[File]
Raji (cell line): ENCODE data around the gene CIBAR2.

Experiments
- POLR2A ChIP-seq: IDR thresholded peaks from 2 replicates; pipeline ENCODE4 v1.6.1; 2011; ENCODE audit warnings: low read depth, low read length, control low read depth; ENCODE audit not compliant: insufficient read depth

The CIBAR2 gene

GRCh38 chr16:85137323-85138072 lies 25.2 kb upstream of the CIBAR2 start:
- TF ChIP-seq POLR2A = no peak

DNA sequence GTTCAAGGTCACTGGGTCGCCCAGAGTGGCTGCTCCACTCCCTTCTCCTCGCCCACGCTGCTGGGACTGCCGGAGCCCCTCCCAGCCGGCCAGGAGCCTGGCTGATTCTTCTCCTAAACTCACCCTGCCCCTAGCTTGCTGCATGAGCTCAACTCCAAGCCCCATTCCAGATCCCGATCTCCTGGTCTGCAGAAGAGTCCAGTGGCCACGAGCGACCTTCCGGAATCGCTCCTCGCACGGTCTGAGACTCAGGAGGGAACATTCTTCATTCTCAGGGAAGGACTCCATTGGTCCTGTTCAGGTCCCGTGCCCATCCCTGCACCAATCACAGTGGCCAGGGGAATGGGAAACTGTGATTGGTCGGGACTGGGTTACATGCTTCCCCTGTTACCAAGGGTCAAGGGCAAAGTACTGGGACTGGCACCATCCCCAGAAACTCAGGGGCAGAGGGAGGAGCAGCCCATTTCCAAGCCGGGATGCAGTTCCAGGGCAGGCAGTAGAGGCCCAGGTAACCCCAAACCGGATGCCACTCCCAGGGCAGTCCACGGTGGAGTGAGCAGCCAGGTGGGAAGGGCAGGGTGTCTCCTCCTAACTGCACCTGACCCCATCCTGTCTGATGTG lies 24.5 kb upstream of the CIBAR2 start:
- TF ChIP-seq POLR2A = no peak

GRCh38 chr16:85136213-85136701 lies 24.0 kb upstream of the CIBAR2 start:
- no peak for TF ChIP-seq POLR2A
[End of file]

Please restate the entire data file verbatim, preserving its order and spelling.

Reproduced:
Raji (cell line): ENCODE data around the gene CIBAR2.

Experiments
- POLR2A ChIP-seq: IDR thresholded peaks from 2 replicates; pipeline ENCODE4 v1.6.1; 2011; ENCODE audit warnings: low read depth, low read length, control low read depth; ENCODE audit not compliant: insufficient read depth

The CIBAR2 gene

GRCh38 chr16:85137323-85138072 lies 25.2 kb upstream of the CIBAR2 start:
- TF ChIP-seq POLR2A = no peak

DNA sequence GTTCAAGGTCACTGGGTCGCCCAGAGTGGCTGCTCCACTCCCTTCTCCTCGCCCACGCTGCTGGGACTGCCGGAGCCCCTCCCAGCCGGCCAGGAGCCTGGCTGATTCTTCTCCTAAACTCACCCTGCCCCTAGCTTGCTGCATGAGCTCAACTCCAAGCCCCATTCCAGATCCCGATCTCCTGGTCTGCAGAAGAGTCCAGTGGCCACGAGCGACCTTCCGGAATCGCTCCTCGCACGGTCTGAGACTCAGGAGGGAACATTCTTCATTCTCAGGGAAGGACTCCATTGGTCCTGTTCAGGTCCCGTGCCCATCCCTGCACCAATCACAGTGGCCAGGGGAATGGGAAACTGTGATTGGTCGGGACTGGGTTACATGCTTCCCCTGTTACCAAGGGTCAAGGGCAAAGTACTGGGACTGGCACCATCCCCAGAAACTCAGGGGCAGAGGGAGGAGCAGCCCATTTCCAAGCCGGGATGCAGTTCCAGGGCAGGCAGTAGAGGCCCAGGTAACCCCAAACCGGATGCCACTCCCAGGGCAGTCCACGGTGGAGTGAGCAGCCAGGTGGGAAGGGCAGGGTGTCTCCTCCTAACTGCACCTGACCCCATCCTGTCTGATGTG lies 24.5 kb upstream of the CIBAR2 start:
- TF ChIP-seq POLR2A = no peak

GRCh38 chr16:85136213-85136701 lies 24.0 kb upstream of the CIBAR2 start:
- no peak for TF ChIP-seq POLR2A